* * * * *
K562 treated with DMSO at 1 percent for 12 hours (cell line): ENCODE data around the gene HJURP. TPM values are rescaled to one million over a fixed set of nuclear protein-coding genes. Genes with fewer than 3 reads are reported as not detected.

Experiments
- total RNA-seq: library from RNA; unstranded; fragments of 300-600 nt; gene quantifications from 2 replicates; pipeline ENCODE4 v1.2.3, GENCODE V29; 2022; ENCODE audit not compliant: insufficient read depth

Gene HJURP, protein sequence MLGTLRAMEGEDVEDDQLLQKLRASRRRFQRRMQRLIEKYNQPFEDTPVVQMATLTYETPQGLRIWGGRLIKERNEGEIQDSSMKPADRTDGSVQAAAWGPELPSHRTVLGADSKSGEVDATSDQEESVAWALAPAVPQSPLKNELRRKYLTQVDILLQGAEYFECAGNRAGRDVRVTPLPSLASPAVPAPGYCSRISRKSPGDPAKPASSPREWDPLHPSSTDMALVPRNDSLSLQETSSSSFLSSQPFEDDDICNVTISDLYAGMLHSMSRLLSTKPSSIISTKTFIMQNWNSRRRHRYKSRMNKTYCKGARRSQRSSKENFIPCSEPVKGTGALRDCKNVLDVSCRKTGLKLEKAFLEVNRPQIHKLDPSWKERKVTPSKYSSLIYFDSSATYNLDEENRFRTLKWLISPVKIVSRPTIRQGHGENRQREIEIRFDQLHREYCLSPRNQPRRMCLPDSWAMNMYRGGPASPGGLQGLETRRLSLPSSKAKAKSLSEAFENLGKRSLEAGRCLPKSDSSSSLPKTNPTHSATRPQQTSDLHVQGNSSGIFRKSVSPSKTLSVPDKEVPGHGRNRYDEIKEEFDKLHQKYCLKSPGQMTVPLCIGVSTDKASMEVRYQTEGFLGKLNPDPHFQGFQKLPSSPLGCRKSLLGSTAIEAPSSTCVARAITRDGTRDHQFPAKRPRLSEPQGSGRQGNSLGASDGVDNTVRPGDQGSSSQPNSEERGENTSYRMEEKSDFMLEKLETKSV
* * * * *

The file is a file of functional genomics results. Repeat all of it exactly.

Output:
K562 treated with DMSO at 1 percent for 12 hours (cell line): ENCODE data around the gene HJURP. TPM values are rescaled to one million over a fixed set of nuclear protein-coding genes. Genes with fewer than 3 reads are reported as not detected.

Experiments
- total RNA-seq: library from RNA; unstranded; fragments of 300-600 nt; gene quantifications from 2 replicates; pipeline ENCODE4 v1.2.3, GENCODE V29; 2022; ENCODE audit not compliant: insufficient read depth

Gene HJURP, protein sequence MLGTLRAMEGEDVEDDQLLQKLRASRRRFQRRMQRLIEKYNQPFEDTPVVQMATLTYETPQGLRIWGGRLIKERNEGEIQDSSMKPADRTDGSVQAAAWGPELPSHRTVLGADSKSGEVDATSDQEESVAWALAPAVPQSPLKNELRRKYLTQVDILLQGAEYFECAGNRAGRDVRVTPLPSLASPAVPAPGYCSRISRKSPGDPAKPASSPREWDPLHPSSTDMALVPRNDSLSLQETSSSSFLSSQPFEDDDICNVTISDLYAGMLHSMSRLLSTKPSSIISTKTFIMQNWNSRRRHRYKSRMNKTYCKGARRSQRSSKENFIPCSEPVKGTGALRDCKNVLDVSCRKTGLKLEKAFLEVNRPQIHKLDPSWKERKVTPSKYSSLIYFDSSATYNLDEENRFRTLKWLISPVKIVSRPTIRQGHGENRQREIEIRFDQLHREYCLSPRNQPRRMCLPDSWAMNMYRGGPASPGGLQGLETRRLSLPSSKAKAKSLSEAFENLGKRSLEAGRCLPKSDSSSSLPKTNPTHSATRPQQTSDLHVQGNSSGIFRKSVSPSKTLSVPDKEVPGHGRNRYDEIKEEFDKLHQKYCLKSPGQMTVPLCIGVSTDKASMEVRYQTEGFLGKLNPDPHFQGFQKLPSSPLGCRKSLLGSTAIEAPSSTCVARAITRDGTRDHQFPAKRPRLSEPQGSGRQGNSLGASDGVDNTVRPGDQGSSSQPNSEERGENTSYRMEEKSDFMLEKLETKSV